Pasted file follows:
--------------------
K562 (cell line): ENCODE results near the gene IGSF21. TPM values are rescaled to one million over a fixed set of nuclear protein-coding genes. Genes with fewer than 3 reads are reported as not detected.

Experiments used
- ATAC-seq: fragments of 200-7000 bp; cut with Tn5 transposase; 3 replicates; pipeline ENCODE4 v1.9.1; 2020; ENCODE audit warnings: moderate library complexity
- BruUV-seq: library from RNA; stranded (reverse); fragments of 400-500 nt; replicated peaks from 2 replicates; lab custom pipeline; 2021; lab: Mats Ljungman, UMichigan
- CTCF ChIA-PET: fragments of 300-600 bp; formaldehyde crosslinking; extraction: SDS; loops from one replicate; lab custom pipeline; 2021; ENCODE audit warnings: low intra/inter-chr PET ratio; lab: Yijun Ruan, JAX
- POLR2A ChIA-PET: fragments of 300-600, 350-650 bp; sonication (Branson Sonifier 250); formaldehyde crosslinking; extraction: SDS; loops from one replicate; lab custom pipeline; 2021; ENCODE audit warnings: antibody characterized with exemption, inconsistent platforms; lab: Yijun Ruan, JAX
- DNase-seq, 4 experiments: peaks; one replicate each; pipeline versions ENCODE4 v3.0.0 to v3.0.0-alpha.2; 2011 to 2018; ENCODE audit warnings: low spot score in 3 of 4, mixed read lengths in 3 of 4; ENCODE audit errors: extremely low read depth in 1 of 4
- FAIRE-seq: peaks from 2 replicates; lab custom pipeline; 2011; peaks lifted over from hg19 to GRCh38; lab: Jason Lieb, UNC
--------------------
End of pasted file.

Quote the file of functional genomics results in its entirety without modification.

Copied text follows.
K562 (cell line): ENCODE results near the gene IGSF21. TPM values are rescaled to one million over a fixed set of nuclear protein-coding genes. Genes with fewer than 3 reads are reported as not detected.

Experiments used
- ATAC-seq: fragments of 200-7000 bp; cut with Tn5 transposase; 3 replicates; pipeline ENCODE4 v1.9.1; 2020; ENCODE audit warnings: moderate library complexity
- BruUV-seq: library from RNA; stranded (reverse); fragments of 400-500 nt; replicated peaks from 2 replicates; lab custom pipeline; 2021; lab: Mats Ljungman, UMichigan
- CTCF ChIA-PET: fragments of 300-600 bp; formaldehyde crosslinking; extraction: SDS; loops from one replicate; lab custom pipeline; 2021; ENCODE audit warnings: low intra/inter-chr PET ratio; lab: Yijun Ruan, JAX
- POLR2A ChIA-PET: fragments of 300-600, 350-650 bp; sonication (Branson Sonifier 250); formaldehyde crosslinking; extraction: SDS; loops from one replicate; lab custom pipeline; 2021; ENCODE audit warnings: antibody characterized with exemption, inconsistent platforms; lab: Yijun Ruan, JAX
- DNase-seq, 4 experiments: peaks; one replicate each; pipeline versions ENCODE4 v3.0.0 to v3.0.0-alpha.2; 2011 to 2018; ENCODE audit warnings: low spot score in 3 of 4, mixed read lengths in 3 of 4; ENCODE audit errors: extremely low read depth in 1 of 4
- FAIRE-seq: peaks from 2 replicates; lab custom pipeline; 2011; peaks lifted over from hg19 to GRCh38; lab: Jason Lieb, UNC